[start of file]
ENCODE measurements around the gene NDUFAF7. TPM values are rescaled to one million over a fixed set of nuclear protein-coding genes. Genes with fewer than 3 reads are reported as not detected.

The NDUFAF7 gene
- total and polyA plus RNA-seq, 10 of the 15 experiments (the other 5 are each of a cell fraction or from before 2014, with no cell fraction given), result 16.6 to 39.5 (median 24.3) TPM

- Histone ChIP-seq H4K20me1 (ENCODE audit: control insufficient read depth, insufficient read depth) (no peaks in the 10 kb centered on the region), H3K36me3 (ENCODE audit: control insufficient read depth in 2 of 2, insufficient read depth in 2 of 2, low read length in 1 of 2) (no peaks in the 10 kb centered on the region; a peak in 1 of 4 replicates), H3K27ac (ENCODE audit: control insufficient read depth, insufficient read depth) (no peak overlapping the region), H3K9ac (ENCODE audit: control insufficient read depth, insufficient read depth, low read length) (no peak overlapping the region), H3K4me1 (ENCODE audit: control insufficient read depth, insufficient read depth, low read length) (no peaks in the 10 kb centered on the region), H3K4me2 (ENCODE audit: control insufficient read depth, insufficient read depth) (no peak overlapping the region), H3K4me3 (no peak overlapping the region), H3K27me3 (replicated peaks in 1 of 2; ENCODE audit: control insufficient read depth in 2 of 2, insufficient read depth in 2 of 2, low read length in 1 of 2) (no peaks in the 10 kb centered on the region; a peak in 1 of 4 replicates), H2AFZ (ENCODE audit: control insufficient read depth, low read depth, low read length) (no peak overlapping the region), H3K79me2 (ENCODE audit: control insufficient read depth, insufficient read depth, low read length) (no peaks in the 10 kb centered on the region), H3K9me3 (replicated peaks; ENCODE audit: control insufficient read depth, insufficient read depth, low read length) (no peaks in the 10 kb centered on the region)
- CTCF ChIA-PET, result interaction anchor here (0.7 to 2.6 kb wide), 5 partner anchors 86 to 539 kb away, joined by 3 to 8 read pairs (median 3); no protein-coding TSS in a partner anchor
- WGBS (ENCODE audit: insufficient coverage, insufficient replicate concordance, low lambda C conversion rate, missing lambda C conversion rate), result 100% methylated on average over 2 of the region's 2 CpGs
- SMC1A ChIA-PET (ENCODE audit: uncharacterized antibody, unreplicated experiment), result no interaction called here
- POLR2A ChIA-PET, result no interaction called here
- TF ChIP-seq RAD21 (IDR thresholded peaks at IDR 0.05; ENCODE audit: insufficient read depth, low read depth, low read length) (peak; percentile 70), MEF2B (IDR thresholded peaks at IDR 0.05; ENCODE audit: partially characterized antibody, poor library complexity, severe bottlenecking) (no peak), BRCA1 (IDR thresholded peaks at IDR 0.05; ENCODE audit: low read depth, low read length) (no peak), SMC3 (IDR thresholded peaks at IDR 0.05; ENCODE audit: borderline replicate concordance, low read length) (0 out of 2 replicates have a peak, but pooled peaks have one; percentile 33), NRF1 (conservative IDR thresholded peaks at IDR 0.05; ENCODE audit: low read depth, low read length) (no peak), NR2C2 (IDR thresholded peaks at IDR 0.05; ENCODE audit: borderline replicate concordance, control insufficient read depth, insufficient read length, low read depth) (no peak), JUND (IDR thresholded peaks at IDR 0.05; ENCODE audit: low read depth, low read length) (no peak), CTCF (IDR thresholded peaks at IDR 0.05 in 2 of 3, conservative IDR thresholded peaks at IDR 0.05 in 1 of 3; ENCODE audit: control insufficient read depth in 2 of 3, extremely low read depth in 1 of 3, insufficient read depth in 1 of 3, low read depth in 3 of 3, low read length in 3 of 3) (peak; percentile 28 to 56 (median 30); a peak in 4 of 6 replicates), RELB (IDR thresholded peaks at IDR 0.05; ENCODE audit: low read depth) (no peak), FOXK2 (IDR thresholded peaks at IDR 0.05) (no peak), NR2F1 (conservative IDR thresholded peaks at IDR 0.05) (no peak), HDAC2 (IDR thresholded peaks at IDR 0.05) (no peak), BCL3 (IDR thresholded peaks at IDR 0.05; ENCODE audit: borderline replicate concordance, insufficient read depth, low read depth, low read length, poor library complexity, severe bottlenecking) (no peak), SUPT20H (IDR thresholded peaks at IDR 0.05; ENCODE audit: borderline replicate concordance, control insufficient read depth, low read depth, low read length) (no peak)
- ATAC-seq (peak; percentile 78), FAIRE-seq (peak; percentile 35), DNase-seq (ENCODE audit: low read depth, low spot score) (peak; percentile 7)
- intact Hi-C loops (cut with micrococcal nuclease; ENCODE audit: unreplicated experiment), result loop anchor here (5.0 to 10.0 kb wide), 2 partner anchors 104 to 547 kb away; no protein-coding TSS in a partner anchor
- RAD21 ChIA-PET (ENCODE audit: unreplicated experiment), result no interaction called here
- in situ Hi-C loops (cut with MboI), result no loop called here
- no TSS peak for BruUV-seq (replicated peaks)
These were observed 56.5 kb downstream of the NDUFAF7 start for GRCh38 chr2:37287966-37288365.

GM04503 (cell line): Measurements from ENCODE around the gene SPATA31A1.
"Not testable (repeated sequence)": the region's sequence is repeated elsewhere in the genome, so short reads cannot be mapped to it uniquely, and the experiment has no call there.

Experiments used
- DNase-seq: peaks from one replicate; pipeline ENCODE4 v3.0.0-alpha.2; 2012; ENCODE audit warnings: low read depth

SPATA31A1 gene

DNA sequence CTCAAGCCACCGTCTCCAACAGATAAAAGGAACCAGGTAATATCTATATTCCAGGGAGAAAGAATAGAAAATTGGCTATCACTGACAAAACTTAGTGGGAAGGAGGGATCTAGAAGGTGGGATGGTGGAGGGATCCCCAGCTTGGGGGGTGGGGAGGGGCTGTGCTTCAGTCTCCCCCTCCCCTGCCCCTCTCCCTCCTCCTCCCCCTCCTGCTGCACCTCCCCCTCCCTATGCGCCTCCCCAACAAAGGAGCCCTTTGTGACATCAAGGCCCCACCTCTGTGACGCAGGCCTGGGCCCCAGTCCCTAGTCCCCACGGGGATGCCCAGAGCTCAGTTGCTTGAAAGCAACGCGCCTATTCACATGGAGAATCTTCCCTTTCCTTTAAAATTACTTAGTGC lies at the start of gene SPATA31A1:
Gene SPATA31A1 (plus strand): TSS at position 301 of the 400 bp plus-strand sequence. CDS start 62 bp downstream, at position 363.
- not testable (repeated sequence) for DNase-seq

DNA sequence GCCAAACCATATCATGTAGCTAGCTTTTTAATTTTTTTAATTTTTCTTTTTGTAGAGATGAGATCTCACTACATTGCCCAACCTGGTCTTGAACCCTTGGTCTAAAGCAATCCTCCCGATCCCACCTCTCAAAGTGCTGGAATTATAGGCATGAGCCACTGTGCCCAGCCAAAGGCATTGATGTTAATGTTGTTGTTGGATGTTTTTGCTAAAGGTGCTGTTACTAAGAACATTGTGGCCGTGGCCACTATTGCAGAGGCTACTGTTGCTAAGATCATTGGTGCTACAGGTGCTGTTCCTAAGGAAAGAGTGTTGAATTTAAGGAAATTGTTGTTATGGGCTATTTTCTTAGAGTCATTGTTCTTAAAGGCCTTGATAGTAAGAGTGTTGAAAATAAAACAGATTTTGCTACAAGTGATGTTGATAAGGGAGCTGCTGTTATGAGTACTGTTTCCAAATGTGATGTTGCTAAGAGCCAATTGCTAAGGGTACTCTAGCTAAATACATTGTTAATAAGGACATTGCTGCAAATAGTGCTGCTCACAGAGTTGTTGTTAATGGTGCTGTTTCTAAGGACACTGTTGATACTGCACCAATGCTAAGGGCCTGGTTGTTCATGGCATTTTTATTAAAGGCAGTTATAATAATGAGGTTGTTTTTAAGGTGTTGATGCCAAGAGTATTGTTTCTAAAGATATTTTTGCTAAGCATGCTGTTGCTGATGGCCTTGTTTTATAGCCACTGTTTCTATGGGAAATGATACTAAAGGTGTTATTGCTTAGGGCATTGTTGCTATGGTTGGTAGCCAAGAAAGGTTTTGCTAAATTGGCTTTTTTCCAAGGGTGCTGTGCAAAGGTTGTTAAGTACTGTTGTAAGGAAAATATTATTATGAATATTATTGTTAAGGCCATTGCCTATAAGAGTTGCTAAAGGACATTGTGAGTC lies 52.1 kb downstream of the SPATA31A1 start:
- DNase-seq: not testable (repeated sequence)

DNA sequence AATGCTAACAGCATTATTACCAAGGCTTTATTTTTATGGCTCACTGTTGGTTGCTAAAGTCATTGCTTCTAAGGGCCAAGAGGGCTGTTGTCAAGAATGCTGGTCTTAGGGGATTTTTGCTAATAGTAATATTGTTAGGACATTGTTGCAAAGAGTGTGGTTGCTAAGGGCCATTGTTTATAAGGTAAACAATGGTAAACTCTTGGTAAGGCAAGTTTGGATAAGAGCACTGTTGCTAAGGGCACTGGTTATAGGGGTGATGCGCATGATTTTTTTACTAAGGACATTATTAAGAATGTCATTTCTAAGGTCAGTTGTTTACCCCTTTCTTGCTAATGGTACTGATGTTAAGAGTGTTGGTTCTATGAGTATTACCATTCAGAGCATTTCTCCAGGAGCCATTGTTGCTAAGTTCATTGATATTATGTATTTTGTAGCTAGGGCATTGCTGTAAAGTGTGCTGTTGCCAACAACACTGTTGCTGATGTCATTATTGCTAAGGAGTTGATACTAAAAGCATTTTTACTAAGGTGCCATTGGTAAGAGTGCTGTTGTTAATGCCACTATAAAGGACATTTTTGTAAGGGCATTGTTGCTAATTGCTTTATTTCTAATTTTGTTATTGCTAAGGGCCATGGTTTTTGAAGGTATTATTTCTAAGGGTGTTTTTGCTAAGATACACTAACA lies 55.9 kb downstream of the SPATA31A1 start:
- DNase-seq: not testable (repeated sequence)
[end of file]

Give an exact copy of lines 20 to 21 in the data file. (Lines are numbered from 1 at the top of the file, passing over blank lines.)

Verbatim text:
SPATA31A1 gene

DNA sequence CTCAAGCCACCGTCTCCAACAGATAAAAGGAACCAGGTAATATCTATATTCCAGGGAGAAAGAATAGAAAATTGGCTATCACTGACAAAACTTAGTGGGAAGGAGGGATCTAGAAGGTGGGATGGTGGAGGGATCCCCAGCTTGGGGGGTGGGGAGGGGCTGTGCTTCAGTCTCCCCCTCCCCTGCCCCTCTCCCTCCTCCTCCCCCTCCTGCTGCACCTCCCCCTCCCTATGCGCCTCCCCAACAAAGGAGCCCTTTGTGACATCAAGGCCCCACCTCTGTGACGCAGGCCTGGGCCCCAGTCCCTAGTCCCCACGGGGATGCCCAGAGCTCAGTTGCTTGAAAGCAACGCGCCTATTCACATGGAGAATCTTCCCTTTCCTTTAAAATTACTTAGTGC lies at the start of gene SPATA31A1: